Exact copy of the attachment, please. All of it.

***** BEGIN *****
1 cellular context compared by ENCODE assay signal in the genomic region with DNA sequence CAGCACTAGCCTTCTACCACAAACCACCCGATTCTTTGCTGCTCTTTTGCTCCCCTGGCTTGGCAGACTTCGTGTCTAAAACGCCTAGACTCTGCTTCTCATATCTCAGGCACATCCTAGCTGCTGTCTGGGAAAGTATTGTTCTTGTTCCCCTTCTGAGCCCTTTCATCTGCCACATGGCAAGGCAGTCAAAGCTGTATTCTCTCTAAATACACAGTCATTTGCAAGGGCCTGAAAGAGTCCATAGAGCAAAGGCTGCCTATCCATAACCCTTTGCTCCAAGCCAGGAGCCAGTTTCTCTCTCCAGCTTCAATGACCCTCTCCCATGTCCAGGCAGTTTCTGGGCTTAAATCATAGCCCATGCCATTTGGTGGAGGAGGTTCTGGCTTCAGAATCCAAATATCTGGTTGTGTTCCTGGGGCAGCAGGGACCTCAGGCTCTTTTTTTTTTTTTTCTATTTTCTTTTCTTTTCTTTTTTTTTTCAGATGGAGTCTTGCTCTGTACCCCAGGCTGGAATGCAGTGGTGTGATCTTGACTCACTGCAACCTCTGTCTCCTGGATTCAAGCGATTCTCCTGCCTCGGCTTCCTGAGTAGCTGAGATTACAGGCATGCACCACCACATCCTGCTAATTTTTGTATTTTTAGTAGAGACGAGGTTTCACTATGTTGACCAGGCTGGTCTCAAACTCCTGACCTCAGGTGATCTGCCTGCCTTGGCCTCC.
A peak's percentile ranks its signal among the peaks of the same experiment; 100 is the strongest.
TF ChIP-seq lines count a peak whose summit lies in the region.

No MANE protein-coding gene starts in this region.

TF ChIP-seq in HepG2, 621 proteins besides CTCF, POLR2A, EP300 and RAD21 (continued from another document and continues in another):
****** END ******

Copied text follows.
1 cellular context compared by ENCODE assay signal in the genomic region with DNA sequence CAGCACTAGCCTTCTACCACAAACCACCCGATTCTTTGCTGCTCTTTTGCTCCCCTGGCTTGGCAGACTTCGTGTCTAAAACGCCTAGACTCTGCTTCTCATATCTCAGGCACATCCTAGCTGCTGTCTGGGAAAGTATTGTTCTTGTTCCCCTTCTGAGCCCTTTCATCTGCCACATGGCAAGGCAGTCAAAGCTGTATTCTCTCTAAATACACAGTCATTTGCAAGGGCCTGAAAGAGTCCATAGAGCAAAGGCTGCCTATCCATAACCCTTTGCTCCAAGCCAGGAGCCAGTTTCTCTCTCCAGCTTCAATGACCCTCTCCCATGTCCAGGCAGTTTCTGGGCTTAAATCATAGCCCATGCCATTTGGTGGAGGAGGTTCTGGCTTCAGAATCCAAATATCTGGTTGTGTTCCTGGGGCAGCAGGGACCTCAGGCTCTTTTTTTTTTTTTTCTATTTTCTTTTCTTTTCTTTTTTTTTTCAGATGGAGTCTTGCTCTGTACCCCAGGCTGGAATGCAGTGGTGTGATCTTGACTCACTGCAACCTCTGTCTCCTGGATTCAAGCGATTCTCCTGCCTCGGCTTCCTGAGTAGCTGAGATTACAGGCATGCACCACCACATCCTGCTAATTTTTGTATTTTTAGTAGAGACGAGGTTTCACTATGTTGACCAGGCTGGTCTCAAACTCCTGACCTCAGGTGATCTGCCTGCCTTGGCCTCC.
A peak's percentile ranks its signal among the peaks of the same experiment; 100 is the strongest.
TF ChIP-seq lines count a peak whose summit lies in the region.

No MANE protein-coding gene starts in this region.

TF ChIP-seq in HepG2, 621 proteins besides CTCF, POLR2A, EP300 and RAD21 (continued from another document and continues in another):